Grant Evans in his study, with View from the Tower

Travelling books/used bookstores/Alert Bay BC

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Do you ever wonder what happens to books after you’ve taken them to a used bookstore?

One of the books I was selling at our local Christmas craft fair, was my partner Grant’s revised 2019 edition of his memoir of his air traffic controller days on north Vancouver Island in the 1960’s. (The revised book has new anecdotes and a different coloured cover.)  A young couple browsing my table, recognized it as similar to the book they had purchased from a small used bookstore/museum up island. My daughter was speaking to the couple, I wasn’t there, but they told her that they read it while camping and loved it.

I was curious, a used bookstore and museum, all in one, it sounded familiar but where was it? And how did one of Grant’s books end up there? Then I remembered visiting a bookstore in Alert Bay on Cormorant Island off northern Vancouver Island. Grant and I were in Port Hardy in 2016 for the launch of the first edition of View from the Tower held at the Port Hardy Museum. We stayed in the area for a few days and on one of those days we took the ferry to Alert Bay.

Alert Bay Public Library and Museum, Visitor Centre
Alert Bay Public Library and Museum

I had recalled a bookstore and museum from an even earlier trip and I planned to take in a few copies of Grant’s View from the Tower. We drove along the beach road from the ferry looking for the building; weaving our way past the fleet of buses parked on the side of the road; gawking at the brightly coloured cottages that lined the narrow road; finally recognizing the rambling wooden museum and bookstore perched over the water.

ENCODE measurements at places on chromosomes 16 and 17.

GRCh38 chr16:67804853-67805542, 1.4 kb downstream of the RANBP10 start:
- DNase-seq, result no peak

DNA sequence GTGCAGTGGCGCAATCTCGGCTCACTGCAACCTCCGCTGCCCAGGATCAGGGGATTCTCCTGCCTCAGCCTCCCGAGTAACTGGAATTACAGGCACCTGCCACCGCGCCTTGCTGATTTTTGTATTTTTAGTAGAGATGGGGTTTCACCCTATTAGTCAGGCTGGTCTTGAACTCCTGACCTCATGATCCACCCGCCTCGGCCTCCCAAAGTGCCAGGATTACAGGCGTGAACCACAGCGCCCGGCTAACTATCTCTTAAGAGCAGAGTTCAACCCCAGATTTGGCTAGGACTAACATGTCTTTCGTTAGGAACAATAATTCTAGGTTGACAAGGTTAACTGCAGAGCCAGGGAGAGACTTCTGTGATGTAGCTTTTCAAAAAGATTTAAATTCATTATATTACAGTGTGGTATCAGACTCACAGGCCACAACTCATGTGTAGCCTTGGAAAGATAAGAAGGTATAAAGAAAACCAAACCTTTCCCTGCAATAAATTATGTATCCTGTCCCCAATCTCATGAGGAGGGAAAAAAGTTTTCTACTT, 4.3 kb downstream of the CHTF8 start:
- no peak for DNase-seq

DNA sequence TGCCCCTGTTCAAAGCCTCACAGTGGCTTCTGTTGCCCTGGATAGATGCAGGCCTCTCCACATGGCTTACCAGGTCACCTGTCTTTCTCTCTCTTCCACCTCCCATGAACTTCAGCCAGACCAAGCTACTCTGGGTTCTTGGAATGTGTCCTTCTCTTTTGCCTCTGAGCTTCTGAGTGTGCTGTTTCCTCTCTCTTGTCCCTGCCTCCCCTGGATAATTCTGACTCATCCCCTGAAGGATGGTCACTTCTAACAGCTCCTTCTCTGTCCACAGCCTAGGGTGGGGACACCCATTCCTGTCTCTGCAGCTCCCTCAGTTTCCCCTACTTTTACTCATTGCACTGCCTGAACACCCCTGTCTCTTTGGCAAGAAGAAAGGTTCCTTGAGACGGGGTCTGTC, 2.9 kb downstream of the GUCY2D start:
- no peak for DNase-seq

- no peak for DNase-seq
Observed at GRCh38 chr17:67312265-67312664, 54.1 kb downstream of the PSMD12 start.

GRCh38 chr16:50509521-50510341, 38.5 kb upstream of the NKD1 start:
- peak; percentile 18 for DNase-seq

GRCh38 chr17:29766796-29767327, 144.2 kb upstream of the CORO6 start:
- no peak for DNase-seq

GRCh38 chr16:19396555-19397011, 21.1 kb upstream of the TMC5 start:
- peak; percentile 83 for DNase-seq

Alert Bay painted houses
Alert Bay painted houses
Alert Bay buses

Books in hand I opened the old wooden door, the bell above the door jamb jingled merrily. Suddenly I had a clear memory of my previous visit. The same smiling, gracious woman, Joyce Wilby, was behind the desk to my right; and ahead of me, I swear the same man was sitting at the same desk hunched over his papers under an ancient lamp. He had showed me around the rabbit warren of cubby holes and displays that made up the archives of the museum when I was there before and I surprised him by greeting him like an old friend. I felt like I had known Joyce for an age too, we could be friends I thought, kindred spirits even. She readily bought a copy of View from the Tower for the lending library and two more books for her gift store, which was separate from her used bookstore.

Joyce had started the Lending Library as a Centennial project in 1957, took a librarian course and as well as owning the bookstore, has been the managing librarian and archivist of the Alert Bay Museum and Lending Library ever since. This energetic, knowledgeable woman had just turned ninety years old in 2016 and at this writing is still at her beloved bookstore/museum and enjoying every day.